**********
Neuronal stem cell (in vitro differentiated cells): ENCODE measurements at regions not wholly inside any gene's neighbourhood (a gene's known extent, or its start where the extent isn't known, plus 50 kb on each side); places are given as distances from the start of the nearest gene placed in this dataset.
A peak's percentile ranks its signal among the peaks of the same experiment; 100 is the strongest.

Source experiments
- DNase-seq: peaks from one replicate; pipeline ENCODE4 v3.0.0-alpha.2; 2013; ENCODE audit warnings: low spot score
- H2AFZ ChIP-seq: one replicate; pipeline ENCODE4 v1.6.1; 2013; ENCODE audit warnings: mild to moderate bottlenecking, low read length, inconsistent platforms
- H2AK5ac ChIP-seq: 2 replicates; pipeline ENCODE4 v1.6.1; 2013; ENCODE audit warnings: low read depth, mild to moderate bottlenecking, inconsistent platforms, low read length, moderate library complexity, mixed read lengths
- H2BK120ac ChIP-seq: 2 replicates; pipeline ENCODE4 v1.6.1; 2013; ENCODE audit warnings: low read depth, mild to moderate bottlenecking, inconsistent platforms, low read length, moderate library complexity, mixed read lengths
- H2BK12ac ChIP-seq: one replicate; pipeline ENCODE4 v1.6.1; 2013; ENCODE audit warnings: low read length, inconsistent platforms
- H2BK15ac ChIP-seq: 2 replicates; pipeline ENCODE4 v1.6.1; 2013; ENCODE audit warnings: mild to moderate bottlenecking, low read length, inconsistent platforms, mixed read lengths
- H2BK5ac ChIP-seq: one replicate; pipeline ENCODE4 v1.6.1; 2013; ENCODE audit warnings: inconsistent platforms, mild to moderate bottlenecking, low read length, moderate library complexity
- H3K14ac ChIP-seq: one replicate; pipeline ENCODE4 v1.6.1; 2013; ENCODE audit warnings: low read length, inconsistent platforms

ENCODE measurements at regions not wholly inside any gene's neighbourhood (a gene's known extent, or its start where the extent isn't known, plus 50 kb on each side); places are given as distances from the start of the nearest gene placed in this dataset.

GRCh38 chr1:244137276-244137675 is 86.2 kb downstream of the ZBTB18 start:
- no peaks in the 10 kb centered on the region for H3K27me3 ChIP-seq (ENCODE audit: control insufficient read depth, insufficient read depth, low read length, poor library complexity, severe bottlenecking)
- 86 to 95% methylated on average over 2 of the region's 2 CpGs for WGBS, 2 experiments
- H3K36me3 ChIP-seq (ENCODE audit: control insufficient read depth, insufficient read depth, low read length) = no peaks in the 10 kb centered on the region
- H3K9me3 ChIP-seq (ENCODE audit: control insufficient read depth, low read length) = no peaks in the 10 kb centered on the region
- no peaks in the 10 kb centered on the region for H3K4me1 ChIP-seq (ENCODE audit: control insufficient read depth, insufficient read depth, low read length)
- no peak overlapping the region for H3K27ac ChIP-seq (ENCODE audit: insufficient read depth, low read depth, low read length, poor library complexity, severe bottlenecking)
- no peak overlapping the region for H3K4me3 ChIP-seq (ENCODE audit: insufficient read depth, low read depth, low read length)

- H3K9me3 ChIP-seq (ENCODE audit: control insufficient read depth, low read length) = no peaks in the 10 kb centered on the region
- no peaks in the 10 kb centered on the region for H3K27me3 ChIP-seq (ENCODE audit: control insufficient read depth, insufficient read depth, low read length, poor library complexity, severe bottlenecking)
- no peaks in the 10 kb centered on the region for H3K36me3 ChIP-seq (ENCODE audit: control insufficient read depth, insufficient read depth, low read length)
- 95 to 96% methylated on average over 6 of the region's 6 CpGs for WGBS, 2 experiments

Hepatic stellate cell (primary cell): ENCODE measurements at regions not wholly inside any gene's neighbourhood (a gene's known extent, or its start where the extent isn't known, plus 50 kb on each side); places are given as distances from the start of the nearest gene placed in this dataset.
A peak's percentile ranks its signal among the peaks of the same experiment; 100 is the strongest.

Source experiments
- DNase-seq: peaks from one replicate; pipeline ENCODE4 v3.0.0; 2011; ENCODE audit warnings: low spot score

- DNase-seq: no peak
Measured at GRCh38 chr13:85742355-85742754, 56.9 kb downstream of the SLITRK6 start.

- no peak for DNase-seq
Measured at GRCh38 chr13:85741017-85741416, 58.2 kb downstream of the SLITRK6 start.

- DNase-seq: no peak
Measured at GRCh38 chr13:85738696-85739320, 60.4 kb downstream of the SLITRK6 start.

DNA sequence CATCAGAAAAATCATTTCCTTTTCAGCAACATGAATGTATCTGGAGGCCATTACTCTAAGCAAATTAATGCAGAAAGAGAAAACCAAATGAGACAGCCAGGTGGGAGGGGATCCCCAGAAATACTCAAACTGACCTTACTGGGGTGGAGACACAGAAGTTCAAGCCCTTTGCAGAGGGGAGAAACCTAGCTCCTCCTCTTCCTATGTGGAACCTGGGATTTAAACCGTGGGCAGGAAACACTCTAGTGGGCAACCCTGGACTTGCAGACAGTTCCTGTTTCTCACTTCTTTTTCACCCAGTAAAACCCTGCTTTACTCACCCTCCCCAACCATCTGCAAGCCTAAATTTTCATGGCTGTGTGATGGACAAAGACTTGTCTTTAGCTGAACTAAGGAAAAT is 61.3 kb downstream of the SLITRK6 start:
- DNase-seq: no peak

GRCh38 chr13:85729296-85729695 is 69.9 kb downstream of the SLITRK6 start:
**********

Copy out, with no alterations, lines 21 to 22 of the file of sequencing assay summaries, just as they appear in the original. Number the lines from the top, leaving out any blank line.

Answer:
- H3K9me3 ChIP-seq (ENCODE audit: control insufficient read depth, low read length) = no peaks in the 10 kb centered on the region
- no peaks in the 10 kb centered on the region for H3K27me3 ChIP-seq (ENCODE audit: control insufficient read depth, insufficient read depth, low read length, poor library complexity, severe bottlenecking)